Considering User Experience Stack Exchange is in itself an educational tool, creating infomation hubs geared to different personas and users is no longer a tedious task. What are the applications, resources and communities we could use? Surely some Universities provide distant learning courses?
Carnegie Mellon's Open Learning Initiative offers free distance/online courses, some of which (Visual Communication Design, statistics, etc) are applicable to the ux field.
The Learning IA section of the IAI's site is also rich in resources on this topic.
Feb 16/10 update: Recently also came across the AMA's Interactive Webcasts which have some topics you may find potentially relevant, including some related to Customer Based Measurement, Incentives Online Customer Feedback Best Practices, Search Marketing, Engaging Users
July 16th update: Some of these may be relevant as well: University and Cyberspace conference videos online
A free online course in Web Usability is available from the San Jose State University's School of Library and Information Science. You can get the course on iTunes U through the iTunes Music Store, but it's also on YouTube (search for LIBR-251) and the School's website.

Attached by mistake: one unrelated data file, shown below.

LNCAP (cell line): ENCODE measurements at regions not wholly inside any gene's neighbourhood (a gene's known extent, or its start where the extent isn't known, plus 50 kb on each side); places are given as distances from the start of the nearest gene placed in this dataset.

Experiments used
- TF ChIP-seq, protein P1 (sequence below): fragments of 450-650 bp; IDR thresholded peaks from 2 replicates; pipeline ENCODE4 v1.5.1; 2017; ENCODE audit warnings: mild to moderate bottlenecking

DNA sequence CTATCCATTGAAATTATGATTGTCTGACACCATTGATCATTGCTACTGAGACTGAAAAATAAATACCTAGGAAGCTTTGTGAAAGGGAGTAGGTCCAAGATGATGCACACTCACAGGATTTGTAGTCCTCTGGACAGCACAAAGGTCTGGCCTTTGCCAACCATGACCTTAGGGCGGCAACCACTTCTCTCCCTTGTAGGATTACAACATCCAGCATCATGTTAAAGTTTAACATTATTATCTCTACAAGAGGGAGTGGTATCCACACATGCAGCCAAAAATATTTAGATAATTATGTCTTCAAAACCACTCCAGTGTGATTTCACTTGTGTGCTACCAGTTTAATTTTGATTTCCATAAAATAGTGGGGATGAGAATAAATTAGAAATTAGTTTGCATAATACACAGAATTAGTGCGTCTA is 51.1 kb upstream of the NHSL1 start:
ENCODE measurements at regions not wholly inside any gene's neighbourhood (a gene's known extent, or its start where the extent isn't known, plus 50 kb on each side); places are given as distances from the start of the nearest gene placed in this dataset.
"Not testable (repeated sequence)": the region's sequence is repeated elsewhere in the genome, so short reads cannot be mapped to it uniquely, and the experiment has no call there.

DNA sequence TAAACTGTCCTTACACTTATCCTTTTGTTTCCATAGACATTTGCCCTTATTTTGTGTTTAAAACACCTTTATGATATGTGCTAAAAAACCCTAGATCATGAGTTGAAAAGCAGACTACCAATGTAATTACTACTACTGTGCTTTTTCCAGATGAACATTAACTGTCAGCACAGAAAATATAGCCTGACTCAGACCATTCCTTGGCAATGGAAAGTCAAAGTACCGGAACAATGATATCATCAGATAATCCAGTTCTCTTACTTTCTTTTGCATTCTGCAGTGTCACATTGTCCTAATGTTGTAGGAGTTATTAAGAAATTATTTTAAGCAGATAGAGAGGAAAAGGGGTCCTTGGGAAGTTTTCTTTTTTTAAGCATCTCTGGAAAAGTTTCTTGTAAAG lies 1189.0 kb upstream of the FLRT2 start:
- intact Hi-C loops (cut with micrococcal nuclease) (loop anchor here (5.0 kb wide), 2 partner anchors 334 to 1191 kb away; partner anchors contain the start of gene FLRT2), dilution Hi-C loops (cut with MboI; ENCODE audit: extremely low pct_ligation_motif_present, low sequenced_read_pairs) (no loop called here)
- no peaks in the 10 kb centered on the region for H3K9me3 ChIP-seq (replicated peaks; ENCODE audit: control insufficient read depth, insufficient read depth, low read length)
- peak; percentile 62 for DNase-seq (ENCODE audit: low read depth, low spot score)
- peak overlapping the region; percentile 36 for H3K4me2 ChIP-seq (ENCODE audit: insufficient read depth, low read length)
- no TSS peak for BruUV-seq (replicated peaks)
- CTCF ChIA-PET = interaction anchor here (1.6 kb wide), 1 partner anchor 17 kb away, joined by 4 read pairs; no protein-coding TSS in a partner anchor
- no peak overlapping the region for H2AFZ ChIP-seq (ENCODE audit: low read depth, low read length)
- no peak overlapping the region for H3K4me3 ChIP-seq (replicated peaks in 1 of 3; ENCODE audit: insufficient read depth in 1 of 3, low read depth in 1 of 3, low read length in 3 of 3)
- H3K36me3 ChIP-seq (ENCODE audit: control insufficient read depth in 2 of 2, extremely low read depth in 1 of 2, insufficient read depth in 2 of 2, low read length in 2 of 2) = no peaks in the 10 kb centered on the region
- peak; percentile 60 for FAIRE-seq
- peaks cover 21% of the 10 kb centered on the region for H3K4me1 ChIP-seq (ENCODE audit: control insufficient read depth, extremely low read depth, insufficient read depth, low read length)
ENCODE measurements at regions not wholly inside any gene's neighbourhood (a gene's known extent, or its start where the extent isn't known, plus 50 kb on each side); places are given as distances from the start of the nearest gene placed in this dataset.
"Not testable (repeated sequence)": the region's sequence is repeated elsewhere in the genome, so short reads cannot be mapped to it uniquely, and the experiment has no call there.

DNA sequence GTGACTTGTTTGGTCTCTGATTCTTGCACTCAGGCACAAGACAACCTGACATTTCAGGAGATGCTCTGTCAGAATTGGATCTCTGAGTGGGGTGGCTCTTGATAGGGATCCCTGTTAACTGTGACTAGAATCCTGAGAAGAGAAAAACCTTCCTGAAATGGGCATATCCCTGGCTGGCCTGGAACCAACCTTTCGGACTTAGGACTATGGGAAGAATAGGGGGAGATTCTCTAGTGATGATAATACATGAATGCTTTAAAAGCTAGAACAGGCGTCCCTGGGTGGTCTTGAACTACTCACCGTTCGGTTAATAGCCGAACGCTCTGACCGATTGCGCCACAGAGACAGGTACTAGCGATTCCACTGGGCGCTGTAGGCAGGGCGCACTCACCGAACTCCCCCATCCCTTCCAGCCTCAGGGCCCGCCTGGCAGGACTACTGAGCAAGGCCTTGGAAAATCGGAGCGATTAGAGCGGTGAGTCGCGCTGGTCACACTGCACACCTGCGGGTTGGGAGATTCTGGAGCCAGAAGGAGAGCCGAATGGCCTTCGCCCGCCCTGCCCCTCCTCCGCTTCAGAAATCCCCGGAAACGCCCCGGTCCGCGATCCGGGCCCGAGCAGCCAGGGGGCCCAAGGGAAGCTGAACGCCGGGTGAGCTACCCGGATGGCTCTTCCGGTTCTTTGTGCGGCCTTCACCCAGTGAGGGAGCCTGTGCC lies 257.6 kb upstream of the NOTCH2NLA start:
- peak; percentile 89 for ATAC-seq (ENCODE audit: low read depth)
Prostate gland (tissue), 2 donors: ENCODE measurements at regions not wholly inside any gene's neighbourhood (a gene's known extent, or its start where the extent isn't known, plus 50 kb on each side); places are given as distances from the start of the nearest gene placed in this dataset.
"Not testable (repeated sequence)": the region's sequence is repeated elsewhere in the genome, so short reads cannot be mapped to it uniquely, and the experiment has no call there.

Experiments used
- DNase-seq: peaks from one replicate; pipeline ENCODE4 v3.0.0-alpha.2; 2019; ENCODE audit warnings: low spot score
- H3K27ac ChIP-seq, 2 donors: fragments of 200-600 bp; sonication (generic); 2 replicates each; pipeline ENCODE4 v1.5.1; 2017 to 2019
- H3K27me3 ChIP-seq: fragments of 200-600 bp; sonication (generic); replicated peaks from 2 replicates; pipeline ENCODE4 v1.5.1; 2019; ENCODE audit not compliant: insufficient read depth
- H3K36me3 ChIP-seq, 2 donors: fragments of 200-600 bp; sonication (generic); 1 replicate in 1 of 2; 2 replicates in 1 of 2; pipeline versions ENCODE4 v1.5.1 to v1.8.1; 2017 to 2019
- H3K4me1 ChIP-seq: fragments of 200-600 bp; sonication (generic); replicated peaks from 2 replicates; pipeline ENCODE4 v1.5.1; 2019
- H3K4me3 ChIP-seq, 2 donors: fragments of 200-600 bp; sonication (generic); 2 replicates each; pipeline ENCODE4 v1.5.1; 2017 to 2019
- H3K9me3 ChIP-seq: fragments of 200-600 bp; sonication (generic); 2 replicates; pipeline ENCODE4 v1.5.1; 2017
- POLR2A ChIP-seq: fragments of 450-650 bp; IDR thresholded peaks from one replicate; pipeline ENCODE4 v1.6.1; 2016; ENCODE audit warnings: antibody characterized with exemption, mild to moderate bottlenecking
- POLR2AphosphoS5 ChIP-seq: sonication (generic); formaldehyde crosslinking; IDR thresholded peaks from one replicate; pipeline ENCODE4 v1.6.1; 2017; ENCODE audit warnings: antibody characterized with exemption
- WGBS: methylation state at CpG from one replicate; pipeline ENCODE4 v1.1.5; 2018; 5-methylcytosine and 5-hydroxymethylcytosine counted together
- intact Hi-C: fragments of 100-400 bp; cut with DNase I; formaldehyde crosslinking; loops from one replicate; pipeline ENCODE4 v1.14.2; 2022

I'm sure there are many similar courses, but this is just one I found recently.
The Open University in the UK has at least one course in Interaction Design. While I've not studied with them, a friend of mine studied the above module last year and really found it useful.
I'm in the information design program through onlinelearning.com. I've taken two courses thus far and am very pleasantly surprised at the depth of knowledge of the instructor (Hans Bergman) and the knowledge I've gained. The price is reasonable, too, for working stiffs such as this old woman.
The following site contain information about UX Threads, Usability, User Experiences and a lot of other courses.
You can always check the HCI Bibliography site's Education section: http://hcibib.org/education/,
Check out UIE Virtual Seminars. I've watched a couple of them and found them to be pretty helpful.
MIT publishes a bunch of courses - both lectures, assignments, student projects, etc. It's great to see how the conceptual tutoring later led to the assignments and then the projects, etc.
There are a wide variety of topics to choose from. I must have downloaded about 25 or so modules the other day.
Don't also forget to go through the reading list. They have links to some white papers that are super interesting.